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Australia is on its way to reducing hydrofluorocarbon (HFC) imports with amendments to the Ozone Protection and Synthetic Greenhouse Gas Management Act formally introduced to Parliament last week.

The Ozone Protection and synthetic Greenhouse Gas Management Amendment Bill 2017 will allow Australia to phasedown HFC imports and reach an 85 per cent reduction by 2036.

Environment Minister, Josh Frydenberg, said that in addition to supporting a domestic HFC phase down from January 1, 2018, the Bill will streamline licensing, reporting and administration of existing legislation, significantly cutting red-tape.

"The legislation will enable Australia to continue to contribute to global outcomes under the Montreal Protocol - one of the great international environmental success stories," he said.

"Thanks to global action under the Montreal Protocol the ozone layer is now expected to recover for most of the planet by the middle of this century and by around 2070 over Antarctica.

"The amendments will ensure Australia continues to play a lead role in managing HFCs and ozone depleting substances."

Industry groups were quick to welcome the amendments with the Airconditioning and Refrigeration Equipment Manufacturers Association of Australia (AREMA) president, Mark Padwick, pointing out that the phasedown provides industry with long term certainty.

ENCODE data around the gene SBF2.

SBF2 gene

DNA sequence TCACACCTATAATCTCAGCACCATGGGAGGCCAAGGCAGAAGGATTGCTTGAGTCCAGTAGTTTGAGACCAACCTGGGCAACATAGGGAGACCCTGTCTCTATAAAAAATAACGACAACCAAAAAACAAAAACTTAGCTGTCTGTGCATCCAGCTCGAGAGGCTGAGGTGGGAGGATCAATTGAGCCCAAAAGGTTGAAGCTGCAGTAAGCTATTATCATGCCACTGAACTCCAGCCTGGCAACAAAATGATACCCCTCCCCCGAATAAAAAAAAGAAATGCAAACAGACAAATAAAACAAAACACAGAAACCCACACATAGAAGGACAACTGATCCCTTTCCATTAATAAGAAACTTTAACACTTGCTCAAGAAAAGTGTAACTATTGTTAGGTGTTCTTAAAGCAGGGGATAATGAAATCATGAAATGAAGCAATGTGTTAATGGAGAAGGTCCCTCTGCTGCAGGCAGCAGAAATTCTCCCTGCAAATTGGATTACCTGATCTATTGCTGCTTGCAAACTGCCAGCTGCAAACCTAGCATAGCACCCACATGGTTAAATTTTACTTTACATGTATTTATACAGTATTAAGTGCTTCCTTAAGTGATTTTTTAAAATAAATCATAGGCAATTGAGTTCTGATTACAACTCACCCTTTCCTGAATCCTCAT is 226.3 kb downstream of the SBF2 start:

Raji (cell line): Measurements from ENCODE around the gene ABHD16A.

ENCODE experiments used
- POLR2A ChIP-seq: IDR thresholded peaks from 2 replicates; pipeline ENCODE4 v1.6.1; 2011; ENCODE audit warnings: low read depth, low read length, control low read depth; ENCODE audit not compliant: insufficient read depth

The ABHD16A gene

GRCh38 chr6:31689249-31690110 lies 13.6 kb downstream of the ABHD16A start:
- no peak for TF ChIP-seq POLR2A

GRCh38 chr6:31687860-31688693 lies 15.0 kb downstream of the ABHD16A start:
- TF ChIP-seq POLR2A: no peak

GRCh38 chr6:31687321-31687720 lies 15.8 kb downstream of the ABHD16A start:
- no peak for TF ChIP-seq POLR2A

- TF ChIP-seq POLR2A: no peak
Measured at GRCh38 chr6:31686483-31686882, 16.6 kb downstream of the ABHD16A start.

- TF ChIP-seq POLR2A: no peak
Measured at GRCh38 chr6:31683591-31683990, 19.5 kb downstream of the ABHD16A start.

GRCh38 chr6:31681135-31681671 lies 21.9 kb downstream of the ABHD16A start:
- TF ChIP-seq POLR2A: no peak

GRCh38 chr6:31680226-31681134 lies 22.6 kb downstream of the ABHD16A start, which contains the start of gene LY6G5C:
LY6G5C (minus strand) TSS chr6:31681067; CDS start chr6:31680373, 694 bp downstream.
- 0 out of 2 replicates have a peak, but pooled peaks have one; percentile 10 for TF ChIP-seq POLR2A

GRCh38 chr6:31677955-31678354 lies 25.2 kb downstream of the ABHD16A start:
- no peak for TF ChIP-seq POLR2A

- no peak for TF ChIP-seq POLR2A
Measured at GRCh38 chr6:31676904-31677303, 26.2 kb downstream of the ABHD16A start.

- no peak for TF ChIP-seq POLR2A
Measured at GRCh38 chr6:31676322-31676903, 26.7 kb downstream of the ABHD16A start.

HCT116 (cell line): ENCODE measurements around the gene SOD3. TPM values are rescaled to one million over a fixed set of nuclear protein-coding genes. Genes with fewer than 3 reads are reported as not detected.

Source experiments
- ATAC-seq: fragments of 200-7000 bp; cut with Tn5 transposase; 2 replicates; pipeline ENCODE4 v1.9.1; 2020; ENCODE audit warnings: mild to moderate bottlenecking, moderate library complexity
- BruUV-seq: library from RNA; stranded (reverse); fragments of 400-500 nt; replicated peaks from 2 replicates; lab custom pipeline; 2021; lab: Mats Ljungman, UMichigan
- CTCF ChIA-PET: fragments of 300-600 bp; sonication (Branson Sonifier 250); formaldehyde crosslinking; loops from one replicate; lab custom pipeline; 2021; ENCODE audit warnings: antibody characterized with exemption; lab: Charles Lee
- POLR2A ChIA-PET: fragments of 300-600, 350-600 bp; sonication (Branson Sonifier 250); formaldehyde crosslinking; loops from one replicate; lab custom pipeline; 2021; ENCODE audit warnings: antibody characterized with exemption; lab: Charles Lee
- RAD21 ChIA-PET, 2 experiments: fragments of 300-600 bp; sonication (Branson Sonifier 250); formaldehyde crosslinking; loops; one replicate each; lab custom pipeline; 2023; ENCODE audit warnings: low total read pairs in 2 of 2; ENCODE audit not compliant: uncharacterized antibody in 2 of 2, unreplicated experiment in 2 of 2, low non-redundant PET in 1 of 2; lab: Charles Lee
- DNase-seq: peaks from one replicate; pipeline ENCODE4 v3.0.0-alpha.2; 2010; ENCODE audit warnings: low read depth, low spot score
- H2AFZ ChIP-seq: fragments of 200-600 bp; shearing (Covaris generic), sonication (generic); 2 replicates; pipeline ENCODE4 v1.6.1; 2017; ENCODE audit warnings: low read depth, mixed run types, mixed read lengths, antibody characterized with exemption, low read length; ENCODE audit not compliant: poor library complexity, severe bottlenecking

"Manufacturers must contend with a wide range of issues when they select which refrigerants to use," he said.

"Not only do they want to choose refrigerants with low environmental impact, they also need to consider consumer safety, energy efficiency, cost, suitability and many other things.

"By working with industry to lay out the roadmap for future technology choices, the government is enabling industry to continue providing the equipment and services Australia needs while reducing greenhouse gas emissions."

Padwick said the opportunity exists to reduce emissions up to the equivalent of 80 million tonnes of carbon dioxide abated from 2020 to 2030.

Refrigerants Australia executive director, Dr Greg Picker, said industry has actively supported a phasedown of HFCs over the next two decades.

"In shifting from ozone depleting substances in the 1990s industry has already delivered more emission reductions than any other sector of the Australian economy," Picker said.

"Industry has a 30 year history of working collaboratively with governments to improve environmental performance."

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